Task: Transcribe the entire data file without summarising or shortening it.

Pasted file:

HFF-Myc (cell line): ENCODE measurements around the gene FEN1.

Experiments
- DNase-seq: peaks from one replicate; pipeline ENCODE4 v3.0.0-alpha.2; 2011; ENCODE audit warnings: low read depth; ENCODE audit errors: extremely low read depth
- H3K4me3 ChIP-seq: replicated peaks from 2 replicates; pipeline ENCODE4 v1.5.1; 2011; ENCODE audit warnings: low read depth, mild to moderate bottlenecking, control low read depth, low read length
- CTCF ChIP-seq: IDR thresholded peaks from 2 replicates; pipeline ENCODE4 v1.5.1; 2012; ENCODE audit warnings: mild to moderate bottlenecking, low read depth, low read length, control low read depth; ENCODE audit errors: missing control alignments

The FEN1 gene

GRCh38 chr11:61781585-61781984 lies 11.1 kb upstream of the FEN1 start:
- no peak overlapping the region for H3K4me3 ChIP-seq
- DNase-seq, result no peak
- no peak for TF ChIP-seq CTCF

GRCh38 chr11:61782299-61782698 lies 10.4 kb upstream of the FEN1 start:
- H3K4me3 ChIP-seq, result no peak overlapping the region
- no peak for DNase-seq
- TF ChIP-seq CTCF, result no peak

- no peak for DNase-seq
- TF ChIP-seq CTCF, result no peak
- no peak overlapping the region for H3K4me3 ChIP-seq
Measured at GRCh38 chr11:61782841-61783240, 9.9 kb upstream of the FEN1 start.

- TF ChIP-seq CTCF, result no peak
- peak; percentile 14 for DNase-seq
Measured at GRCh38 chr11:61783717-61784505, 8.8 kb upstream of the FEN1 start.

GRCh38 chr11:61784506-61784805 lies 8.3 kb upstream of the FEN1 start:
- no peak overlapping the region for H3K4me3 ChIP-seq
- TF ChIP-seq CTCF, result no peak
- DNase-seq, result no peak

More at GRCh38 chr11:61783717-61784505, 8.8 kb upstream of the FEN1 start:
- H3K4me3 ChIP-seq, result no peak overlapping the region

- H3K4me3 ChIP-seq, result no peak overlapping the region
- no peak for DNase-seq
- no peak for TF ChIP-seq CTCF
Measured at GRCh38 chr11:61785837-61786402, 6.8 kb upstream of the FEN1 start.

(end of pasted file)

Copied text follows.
HFF-Myc (cell line): ENCODE measurements around the gene FEN1.

Experiments
- DNase-seq: peaks from one replicate; pipeline ENCODE4 v3.0.0-alpha.2; 2011; ENCODE audit warnings: low read depth; ENCODE audit errors: extremely low read depth
- H3K4me3 ChIP-seq: replicated peaks from 2 replicates; pipeline ENCODE4 v1.5.1; 2011; ENCODE audit warnings: low read depth, mild to moderate bottlenecking, control low read depth, low read length
- CTCF ChIP-seq: IDR thresholded peaks from 2 replicates; pipeline ENCODE4 v1.5.1; 2012; ENCODE audit warnings: mild to moderate bottlenecking, low read depth, low read length, control low read depth; ENCODE audit errors: missing control alignments

The FEN1 gene

GRCh38 chr11:61781585-61781984 lies 11.1 kb upstream of the FEN1 start:
- no peak overlapping the region for H3K4me3 ChIP-seq
- DNase-seq, result no peak
- no peak for TF ChIP-seq CTCF

GRCh38 chr11:61782299-61782698 lies 10.4 kb upstream of the FEN1 start:
- H3K4me3 ChIP-seq, result no peak overlapping the region
- no peak for DNase-seq
- TF ChIP-seq CTCF, result no peak

- no peak for DNase-seq
- TF ChIP-seq CTCF, result no peak
- no peak overlapping the region for H3K4me3 ChIP-seq
Measured at GRCh38 chr11:61782841-61783240, 9.9 kb upstream of the FEN1 start.

- TF ChIP-seq CTCF, result no peak
- peak; percentile 14 for DNase-seq
Measured at GRCh38 chr11:61783717-61784505, 8.8 kb upstream of the FEN1 start.

GRCh38 chr11:61784506-61784805 lies 8.3 kb upstream of the FEN1 start:
- no peak overlapping the region for H3K4me3 ChIP-seq
- TF ChIP-seq CTCF, result no peak
- DNase-seq, result no peak

More at GRCh38 chr11:61783717-61784505, 8.8 kb upstream of the FEN1 start:
- H3K4me3 ChIP-seq, result no peak overlapping the region

- H3K4me3 ChIP-seq, result no peak overlapping the region
- no peak for DNase-seq
- no peak for TF ChIP-seq CTCF
Measured at GRCh38 chr11:61785837-61786402, 6.8 kb upstream of the FEN1 start.